The Seminar Course Syllabus
The seminar course is divided into three distinct sections.
Part 1 consists of an orientation to Washington and the policy-making process, a discussion of internships in general and the internship experiences of past and current students, and an explanation by the instructor of the other aspects of the program (research papers, student presentations, journals, etc.).
Part 2 consists of a series of seminars led by outside experts on selected aspects of public policy and the policy-making process. Typically, students have the opportunity to hear 10-12 guest speakers. An effort is made to include speakers who complement the internship experiences of the students.
Part 3 consists of student presentations. Each student in the class is responsible for a one-hour presentation. Generally, students make their presentations on the topic covered by their research paper. The subject matter selected for the presentation should not be so narrow and technical as to be uninteresting nor so general as to be unenlightening. Since the subject matter chosen for the presentation generally evolves out of the internship experience, it will vary from internship to internship. However, all interns will strive to uncover the political, institutional, or procedural implications inherent in the subject matter. Ideally, the presentation should serve as the launching pad for the research paper.
Research Course Syllabus
One of the academic requirements of the semester program is the submission of a research paper of at least 5,000 words. The paper should be well-researched, carefully and completely documented, logically and coherently organized, and written in an acceptable academic style.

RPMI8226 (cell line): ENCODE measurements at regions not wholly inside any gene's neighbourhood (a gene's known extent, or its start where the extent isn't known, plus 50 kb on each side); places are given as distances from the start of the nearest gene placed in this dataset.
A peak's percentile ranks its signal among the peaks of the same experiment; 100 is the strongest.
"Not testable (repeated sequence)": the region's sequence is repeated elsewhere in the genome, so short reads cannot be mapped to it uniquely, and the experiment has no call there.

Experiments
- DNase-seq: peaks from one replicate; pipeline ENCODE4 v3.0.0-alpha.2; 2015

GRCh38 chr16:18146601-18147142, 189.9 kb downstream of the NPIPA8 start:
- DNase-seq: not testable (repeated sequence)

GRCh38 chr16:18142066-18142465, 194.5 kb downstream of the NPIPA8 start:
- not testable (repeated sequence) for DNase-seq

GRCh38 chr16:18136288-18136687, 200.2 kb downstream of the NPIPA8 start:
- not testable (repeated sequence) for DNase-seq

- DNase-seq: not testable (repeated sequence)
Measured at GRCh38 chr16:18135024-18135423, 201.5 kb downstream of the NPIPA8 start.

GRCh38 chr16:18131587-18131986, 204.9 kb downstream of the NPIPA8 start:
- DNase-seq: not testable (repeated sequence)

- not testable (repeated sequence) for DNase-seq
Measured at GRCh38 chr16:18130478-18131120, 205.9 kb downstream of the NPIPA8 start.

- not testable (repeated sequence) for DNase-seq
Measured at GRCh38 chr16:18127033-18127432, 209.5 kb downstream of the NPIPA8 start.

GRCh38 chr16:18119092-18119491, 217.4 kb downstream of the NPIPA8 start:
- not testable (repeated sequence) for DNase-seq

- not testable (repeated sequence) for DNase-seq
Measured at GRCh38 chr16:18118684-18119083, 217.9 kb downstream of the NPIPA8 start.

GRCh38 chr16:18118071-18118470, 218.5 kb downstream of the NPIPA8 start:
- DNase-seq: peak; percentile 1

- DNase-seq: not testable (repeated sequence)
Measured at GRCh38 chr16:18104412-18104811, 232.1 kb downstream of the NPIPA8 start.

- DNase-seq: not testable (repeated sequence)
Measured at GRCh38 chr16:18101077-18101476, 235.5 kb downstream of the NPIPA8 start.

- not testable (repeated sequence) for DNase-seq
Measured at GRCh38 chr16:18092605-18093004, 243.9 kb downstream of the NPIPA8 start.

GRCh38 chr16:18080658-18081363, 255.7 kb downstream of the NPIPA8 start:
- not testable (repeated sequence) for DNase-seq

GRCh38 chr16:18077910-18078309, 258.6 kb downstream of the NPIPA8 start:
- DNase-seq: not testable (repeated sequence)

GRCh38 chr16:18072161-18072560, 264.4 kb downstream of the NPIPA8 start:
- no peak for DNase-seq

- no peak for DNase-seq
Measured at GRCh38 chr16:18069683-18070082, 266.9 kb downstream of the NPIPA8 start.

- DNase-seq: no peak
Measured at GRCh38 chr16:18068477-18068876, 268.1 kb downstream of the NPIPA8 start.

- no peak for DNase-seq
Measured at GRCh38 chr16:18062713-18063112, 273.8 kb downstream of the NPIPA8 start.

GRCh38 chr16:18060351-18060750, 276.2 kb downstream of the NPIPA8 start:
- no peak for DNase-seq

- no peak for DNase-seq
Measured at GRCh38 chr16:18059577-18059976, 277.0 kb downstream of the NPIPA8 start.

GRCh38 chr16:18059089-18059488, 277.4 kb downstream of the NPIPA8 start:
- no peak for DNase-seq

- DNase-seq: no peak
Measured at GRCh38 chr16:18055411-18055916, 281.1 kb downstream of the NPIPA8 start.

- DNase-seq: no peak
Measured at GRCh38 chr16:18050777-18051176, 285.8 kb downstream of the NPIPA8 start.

The uniqueness of the Washington setting and internship placement allows students the opportunity to engage in original research, which may involve examining new issues and talking with and interviewing experts on policy and the policy-making process.
It is expected that students will consult the literature and data within the field of investigation and that the paper will contain full and complete footnote (or endnote) citations. Kate Turabian's manual of style is recommended.
Students intern four days a week (Monday through Thursday). Intern hours vary. At some offices or organizations, people work a nine-to-five day; at others, staff often work much later hours. Generally, students are expected to stay as long as the professional staff in the office or organization where they intern.
Nearly all internships involve clerical or administrative work. As a matter of fact, the more prestigious the internship site (e.g., the Supreme Court, the White House, a leadership office in Congress), the more likely students will be asked to do clerical work. The program seeks to establish internships that are 80 percent "substantive," but students should expect that, in the early stages of the internship, they will be given a higher percentage of clerical work. Later, their responsibilities will increase.
Students should also keep in mind that they can learn by observing as well as doing and that not all time spent at the copy machine need be "wasted" time. Should students feel that they are being either underutilized or burdened with too much work, the instructor will intervene and talk with the intern's supervisor.
Students should be aware that their work product, their abilities, and their attitudes are being evaluated throughout the internship by the office internship supervisor. In particular, they should take care to make a favorable early impression.
Each student's internship work experience is evaluated by
1. The student’s internship supervisor;
2. The student, who writes a self-evaluation of the internship;
3. The program staff examination of the above and the student's weekly journal.
Summer Internship Program Syllabus
The Summer Internship program shall use a syllabus similar to the Internship syllabus described above.
SUNY Brockport Washington Program
444 North Capital Street NW, Suite 221
Washington, DC 20001